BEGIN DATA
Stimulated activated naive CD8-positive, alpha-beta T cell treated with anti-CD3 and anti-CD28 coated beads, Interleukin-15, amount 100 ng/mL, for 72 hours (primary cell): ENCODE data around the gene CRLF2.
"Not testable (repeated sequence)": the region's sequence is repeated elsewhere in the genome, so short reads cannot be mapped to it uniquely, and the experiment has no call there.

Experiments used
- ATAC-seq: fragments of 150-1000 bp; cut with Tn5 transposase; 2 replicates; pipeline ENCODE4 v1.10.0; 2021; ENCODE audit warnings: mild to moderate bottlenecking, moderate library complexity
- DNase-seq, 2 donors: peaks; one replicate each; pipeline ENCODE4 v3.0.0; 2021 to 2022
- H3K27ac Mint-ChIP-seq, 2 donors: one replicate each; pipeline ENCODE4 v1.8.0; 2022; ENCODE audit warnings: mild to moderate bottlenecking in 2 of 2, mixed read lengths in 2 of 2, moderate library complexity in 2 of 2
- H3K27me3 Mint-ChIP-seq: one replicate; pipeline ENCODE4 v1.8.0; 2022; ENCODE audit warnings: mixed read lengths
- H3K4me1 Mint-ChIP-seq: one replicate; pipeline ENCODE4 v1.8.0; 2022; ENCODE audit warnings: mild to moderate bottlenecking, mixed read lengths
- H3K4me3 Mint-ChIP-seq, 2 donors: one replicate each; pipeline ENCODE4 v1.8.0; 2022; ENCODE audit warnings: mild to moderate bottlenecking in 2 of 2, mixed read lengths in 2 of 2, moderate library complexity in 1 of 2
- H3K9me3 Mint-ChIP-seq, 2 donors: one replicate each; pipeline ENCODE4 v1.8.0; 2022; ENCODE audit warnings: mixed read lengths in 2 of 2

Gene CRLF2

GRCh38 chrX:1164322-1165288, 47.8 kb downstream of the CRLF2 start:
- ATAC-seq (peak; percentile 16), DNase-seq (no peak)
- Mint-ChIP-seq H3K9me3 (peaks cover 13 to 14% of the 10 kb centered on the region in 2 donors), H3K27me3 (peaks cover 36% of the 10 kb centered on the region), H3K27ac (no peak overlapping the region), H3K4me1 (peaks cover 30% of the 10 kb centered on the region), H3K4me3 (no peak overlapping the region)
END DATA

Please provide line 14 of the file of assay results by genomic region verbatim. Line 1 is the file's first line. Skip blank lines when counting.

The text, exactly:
- Mint-ChIP-seq H3K9me3 (peaks cover 13 to 14% of the 10 kb centered on the region in 2 donors), H3K27me3 (peaks cover 36% of the 10 kb centered on the region), H3K27ac (no peak overlapping the region), H3K4me1 (peaks cover 30% of the 10 kb centered on the region), H3K4me3 (no peak overlapping the region)